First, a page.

PUMPKIN VIRUS PRIMER (adapted from Ohio State Extension)
Watermelon mosaic virus (WMV, formerly called WMV-2) was by far the most common virus detected when we ran ELISA tests on thousands of pumpkin leaf samples from across Ohio from 1994 to 1996. We occasionally found cucumber mosaic virus, squash mosaic virus, and papaya ringspot virus (formerly called WMV-1). We never detected zucchini yellow mosaic virus. Aphids are the vectors of all of these viruses, except for squash mosaic virus which is vectored by cucumber beetles and which can be seed borne. Although most aphids are wingless, all aphid species have wings at some times in the season. It is the winged aphids that start a new infestation in fields. Viruses like WMV are transmitted quickly while the aphid is probing the leaf with its mouthparts, before it picks up the lethal dose of insecticide. Insecticides can do a good job of killing aphids that colonize pumpkin plants, that is, ones that stay to feed and reproduce. Insecticides can also do a good job of killing non?colonizer aphids, which are the ones that land in pumpkins take several tastes, then fly on to find more preferred hosts. BUT, in either case, the virus is transmitted before the aphids die. Usually a field with virus will still produce a harvestable crop. Most Ohio fields that get WMV start to show leaf symptoms (leaves twisted, warty, mottled light green and dark green color) in late July and symptoms are usually widespread by mid?August. Many fruit that were set before this time will show only mild virus symptoms: mostly uneven coloration and light green circular rings. Fruit set usually still occurs after virus infection but fruit symptoms are more severe: lumpy fruit with very uneven coloration.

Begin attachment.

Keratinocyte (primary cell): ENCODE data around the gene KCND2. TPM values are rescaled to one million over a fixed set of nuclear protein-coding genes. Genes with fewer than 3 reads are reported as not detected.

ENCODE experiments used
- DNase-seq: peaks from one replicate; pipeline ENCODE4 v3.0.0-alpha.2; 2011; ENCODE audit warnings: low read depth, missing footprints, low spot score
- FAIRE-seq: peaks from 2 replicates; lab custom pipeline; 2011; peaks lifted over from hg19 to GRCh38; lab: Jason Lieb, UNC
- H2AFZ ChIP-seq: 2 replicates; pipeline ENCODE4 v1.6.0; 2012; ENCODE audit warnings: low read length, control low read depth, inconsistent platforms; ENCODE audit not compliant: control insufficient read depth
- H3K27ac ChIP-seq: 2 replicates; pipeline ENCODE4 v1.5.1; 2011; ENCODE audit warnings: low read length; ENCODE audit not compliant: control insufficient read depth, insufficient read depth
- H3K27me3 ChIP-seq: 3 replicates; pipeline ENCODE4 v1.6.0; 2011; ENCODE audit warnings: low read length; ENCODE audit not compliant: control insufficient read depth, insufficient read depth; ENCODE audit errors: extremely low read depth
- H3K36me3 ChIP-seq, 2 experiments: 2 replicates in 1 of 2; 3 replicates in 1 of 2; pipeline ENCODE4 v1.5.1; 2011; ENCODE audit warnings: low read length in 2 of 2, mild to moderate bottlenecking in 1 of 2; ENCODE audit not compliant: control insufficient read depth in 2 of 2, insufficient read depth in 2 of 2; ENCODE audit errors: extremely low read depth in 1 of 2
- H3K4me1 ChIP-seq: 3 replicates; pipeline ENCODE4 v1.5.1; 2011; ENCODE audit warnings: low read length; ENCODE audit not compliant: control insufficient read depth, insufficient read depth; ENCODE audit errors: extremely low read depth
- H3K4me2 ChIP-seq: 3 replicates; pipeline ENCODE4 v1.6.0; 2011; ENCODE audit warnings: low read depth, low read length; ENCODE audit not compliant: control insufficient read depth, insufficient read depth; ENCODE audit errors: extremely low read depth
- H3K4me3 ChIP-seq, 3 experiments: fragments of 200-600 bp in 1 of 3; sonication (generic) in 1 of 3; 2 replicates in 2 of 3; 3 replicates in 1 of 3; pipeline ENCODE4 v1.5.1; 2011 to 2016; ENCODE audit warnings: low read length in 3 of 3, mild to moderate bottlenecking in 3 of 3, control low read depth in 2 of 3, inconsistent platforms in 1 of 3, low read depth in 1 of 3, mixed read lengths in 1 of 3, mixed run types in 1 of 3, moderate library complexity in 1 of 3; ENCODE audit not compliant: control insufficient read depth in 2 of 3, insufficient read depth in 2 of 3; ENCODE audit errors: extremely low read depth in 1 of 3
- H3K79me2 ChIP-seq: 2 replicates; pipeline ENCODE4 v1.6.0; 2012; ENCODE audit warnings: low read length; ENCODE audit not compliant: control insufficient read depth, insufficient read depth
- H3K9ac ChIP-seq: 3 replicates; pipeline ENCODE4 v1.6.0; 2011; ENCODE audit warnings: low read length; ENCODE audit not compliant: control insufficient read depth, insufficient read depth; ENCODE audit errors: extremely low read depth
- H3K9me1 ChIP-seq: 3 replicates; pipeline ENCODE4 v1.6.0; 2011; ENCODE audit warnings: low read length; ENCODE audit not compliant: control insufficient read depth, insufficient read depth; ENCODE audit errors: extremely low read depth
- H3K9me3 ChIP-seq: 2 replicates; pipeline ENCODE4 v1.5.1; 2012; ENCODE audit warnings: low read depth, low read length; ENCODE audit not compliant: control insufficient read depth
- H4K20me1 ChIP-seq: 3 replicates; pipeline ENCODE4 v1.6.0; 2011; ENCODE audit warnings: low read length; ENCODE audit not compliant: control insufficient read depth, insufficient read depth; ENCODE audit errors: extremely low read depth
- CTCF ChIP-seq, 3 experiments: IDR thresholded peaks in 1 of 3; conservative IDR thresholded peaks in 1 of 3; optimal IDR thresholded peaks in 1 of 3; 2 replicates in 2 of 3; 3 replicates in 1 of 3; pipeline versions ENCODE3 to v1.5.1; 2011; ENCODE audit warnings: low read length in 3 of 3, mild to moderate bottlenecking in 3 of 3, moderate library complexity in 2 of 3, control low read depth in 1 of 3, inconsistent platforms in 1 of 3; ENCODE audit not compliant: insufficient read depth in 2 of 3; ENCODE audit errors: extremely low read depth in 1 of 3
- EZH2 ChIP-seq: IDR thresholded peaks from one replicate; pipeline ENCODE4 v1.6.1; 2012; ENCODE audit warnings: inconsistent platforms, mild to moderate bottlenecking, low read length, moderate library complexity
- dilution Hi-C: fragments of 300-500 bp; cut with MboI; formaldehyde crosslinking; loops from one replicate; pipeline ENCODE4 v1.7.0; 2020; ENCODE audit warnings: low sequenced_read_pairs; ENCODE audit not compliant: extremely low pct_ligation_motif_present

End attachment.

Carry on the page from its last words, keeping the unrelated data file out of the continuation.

The most common aphid species that land in pumpkin fields in Ohio are corn leaf aphid, artichoke aphid, green peach aphid, turnip aphid, melon aphid, cowpea aphid, potato aphid, and sunflower aphid. We have tested several of these for their ability to transmit WMV to pumpkins. We found that green peach aphid and melon aphid are good vectors, artichoke aphid and potato aphid are weak vectors, and corn leaf aphid is unable to vector this virus. We do not know for sure where the aphids pick up the virus but we think that there is a reservoir of virus in some species of local plants. We have tested about 50 species of plants for WMV. Most of the
plants tested were perennial weeds, along with some perennial crops and annual weeds. The plants that were found to contain WMV were shepherd's purse, Virginia pepperweed, field bindweed, dandelion, purple deadnettle, and goldenrod. Growing resistant varieties seems to be the only way to manage viruses. Several WMV-resistant pumpkin varieties are under development and should be commercially available within 1 to 2 years.


"Farmers and their Diversified Horticultural Marketing Strategies" is a 49-minute video featuring descriptions of 8 successful farms in MA, ME, NY and VT that employ a variety of approaches to selling their products. The marketing methods covered are: roadside stand, farmers market, large-scale community supported agriculture, internet sales, pick-your-own, restaurant sales, and wholesale cooperative. The video can be ordered from: Center for Sustainable Agriculture, University of Vermont, 590 Main St., Burlington, VT 05405-0059. The cost per video is $15 including postage within the continental US. Orders must be prepaid with a check or money order made to 'UVM'. When ordering, please provide your mailing address, a daytime telephone number and indicate your primary occupation (farmer, extension, etc.). For more information call (802)656-5459 or e-mail